The Obama administration is taking $1.2 billion in high-speed rail money away from Ohio and Wisconsin and awarding it to other states, Transportation Secretary Ray LaHood said Thursday.
Both Ohio and Wisconsin have elected incoming Republican governors who oppose the rail projects. So LaHood said he is awarding their money to rail projects in states that are eager to have it.
High-speed trains will not only improve transportation but reinvigorate manufacturing and put people back to work in jobs that pay well, LaHood predicted in a statement.
States gaining the most money include California, $624 million; Florida, $342 million; Washington, $161 million; and Illinois, $42 million. Other states receiving lesser amounts include New York, Maine, Massachusetts, Oregon, North Carolina, Iowa and Indiana.
A commuter rail line in Wisconsin between Milwaukee and Chicago will still get about $2 million.
In Ohio, Gov.-elect John Kasich had declared dead a project that would have created passenger train service between Cincinnati, Columbus and Cleveland. He had requested LaHood allow him to use the $400 million in federal funds on other transportation projects like road construction or freight lines.
The law that authorized funding for high-speed rail projects stipulated that the funds can't be used for other purposes, however.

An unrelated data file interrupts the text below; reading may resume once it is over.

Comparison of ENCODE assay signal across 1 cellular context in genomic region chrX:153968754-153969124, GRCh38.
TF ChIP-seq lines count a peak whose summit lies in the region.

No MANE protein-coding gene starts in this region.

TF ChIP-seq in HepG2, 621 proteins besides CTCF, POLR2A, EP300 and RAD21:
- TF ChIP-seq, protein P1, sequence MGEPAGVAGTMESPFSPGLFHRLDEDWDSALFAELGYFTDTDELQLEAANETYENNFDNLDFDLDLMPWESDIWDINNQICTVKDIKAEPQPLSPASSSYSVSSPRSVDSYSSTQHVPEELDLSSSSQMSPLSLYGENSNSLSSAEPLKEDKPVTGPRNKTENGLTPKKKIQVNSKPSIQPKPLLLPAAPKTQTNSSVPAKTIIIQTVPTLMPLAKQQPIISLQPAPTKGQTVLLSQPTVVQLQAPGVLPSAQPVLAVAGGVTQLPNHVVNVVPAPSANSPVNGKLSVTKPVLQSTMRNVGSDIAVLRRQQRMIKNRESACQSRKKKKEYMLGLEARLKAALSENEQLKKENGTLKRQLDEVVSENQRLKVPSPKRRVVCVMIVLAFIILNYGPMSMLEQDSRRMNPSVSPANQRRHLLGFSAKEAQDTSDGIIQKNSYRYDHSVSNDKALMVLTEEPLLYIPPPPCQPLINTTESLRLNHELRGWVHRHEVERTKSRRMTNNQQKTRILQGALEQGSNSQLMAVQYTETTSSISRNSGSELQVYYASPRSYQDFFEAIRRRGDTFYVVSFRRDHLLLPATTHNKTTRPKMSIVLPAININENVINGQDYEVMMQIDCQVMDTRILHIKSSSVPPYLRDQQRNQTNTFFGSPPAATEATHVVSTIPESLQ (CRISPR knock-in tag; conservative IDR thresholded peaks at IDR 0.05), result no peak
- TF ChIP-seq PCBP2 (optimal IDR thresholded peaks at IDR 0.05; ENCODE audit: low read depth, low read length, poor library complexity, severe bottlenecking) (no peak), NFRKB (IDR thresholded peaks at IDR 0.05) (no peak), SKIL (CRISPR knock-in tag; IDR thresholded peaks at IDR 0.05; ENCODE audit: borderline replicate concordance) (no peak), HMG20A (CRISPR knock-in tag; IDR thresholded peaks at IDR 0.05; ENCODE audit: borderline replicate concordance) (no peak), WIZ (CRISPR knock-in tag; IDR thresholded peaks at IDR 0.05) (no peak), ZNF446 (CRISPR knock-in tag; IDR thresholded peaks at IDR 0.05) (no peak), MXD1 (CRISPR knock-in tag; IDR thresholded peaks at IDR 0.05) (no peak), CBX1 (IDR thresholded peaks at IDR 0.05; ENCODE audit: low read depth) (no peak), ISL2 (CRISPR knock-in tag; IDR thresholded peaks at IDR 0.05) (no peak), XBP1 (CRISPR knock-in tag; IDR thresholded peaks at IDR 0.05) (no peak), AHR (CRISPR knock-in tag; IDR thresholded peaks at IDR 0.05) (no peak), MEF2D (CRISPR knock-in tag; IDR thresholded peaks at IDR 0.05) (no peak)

Kasich has said that the top speed of 79 miles per hour on the proposed Ohio project is too slow and he has questioned whether enough people will ride it.
Wisconsin Gov.-elect Scott Walker campaigned against a Madison-to-Milwaukee rail line, which would have received $810 million. Walker, who created a website opposed to the project, has called it a waste of taxpayer money. He wrote to President Barack Obama asking for permission to spend the money on roads and bridges.
Outgoing Wisconsin Gov. Jim Doyle, a Democrat, called the loss of the rail project "a tragic moment" for his state.
Rep. Gwen Moore, D-Wis., accused Walker of killing jobs in his home state "a month before he's even been sworn into to office."
Without rail between Milwaukee and Madison, it will be difficult for Midwestern leaders to fulfill their vision of having 110-mph trains linking Chicago, Milwaukee, Madison and Minneapolis-St. Paul. The route was a key segment of the Midwest Regional Rail Initiative, an effort by officials in nine states to create a network of fast, frequent trains.
Political leaders in states likely to benefit from the cancellation of the Wisconsin and Ohio projects have been lobbying for a share of the $1.2 billion since Election Day.
Democratic Sen. Dianne Feinstein of California said, "No other state is as ready, as able, or as determined to develop a high-speed rail system in the near future."
California is working toward the construction of a high-speed rail system that would eventually extend some 800 miles, linking Sacramento and San Francisco to San Diego. The trains would travel at a speed of up to 220 miles an hour. In lobbying for federal funding, lawmakers from the state note that voters have already approved more than $9 billion in bonds to help finance the project. Construction is expected to begin in late 2012.
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